Environmental groups yesterday expressed opposition to the reactivation of a project to divert water from the Cishan (旗山溪) and Laonong (荖濃溪) rivers into the Zengwen Reservoir (曾文水庫) on concerns that construction could once again be destroyed by forces of nature.
The project was initiated by the Water Resources Agency (WRA) to stabilize the water supply in southern Taiwan. Construction involved the area from Taoyuan District (桃源) and Namasiya District (那瑪夏) in Greater Kaohsiung to Dapu Township (大埔) in Chiayi County.
Thirty percent of the project was completed when it was damaged by Typhoon Morakot in August 2009.
Construction was put on hold after residents and environmental groups blamed the project for the landslide that wiped out Siaolin Village (小林) in Jiasian District (甲仙), Greater Kaohsiung.
The agency recently redrew a five-year plan for the project, in which it added several reinforcement designs to increase the structural safety of the infrastructure, including changing from a horseshoe-shaped tunnel lining to a circular shape. By law, the agency must submit those changes to the Environmental Impact Assessment Committee for approval.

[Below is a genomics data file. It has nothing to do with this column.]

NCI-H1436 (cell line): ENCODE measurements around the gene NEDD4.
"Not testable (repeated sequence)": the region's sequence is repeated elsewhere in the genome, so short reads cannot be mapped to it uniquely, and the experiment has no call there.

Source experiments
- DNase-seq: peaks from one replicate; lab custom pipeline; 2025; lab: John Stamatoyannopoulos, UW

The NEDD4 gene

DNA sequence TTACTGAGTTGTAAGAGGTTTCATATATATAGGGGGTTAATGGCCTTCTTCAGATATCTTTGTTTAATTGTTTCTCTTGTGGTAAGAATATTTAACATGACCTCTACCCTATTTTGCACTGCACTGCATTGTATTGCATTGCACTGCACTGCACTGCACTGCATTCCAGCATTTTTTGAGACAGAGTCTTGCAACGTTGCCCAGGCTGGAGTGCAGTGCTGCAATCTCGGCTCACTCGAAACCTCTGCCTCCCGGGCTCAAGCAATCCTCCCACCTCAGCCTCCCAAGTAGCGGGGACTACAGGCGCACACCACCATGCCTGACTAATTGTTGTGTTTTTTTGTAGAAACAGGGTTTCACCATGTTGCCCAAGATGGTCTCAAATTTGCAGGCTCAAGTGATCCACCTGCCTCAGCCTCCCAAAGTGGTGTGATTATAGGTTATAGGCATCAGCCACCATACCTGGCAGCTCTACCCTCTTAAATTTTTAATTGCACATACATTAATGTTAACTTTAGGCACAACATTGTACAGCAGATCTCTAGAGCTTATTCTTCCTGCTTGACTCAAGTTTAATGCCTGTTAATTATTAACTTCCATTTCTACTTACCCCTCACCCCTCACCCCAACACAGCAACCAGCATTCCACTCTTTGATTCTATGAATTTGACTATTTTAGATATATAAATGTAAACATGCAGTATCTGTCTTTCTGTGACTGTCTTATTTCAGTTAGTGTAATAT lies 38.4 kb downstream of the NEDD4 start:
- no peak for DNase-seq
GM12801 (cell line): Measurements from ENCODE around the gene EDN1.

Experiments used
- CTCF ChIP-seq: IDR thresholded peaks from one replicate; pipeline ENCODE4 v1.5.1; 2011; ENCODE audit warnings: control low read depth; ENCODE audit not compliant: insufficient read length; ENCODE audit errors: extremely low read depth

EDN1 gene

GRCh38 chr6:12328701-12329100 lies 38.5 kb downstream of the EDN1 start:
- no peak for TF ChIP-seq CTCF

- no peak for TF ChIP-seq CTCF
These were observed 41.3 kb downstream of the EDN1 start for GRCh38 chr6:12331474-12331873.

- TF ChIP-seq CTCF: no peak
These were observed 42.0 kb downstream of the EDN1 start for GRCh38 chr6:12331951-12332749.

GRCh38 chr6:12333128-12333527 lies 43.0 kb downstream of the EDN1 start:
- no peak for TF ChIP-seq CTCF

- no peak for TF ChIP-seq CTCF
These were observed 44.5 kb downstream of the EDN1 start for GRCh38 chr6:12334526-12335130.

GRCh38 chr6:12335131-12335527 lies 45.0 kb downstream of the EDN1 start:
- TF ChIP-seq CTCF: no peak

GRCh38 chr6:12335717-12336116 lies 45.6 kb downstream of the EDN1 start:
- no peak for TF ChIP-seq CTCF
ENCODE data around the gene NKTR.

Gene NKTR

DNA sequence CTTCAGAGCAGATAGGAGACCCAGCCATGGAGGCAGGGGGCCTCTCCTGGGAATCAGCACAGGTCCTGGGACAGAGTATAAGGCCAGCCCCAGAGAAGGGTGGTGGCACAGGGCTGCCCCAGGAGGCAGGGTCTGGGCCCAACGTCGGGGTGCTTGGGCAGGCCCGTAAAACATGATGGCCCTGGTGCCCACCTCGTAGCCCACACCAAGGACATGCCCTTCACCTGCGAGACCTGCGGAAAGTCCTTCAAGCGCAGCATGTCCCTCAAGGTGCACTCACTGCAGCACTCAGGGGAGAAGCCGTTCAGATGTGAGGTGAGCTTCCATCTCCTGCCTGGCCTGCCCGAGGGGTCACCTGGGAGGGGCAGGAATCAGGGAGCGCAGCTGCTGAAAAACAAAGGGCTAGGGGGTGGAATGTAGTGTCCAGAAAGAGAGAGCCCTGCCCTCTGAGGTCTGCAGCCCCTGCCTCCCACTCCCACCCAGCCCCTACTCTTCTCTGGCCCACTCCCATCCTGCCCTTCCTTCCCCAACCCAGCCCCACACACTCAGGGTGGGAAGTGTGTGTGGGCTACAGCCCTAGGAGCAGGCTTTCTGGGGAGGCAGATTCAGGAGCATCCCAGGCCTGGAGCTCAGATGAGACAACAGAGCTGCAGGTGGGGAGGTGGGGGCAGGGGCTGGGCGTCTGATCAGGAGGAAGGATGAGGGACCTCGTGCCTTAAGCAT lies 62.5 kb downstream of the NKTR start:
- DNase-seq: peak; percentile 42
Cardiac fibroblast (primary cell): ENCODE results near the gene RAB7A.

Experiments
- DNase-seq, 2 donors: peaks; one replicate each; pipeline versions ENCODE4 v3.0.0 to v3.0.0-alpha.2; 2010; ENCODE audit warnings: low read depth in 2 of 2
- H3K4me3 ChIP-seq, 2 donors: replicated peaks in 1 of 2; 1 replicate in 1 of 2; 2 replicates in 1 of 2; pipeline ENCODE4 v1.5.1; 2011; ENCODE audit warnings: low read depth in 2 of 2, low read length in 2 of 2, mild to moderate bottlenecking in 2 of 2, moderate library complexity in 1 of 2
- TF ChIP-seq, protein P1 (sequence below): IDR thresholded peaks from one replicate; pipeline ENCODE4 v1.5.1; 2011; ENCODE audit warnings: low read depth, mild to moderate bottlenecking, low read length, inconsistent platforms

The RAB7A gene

The committee yesterday ruled that the agency must provide additional information for review.
Chen Jiao-hua (陳椒華), spokesperson of the Taiwan Water Resources Protection Union, said in the review session that the project would traverse many geographically fractured zones.
The agency should not allow funding for the continued execution of the project without a full grasp of the risks involved, she said.
Chen said the Council of Agriculture had indicated that high mountains comprised a lot of unstable ground and added that typhoons could trigger mudslides and collapses that would destroy the structures again.
She called on the government to stop budgeting for the project.
She said the project could be like the Fourth Nuclear Power Plant, in which the government has already invested more than NT$233 billion (US$8 billion) although the plant has yet to become operational because of safety issues.
In response, WRA representative Lin Yuan-pong (林元鵬) said the mudslides on Aug. 8, 2009, had caused changes to the course of the Laonong River. He said the changes in the project were made to reinforce the aquatic tunnel so it would not collapse, adding that other construction in the project was stopped for further examination and would not need an additional budget.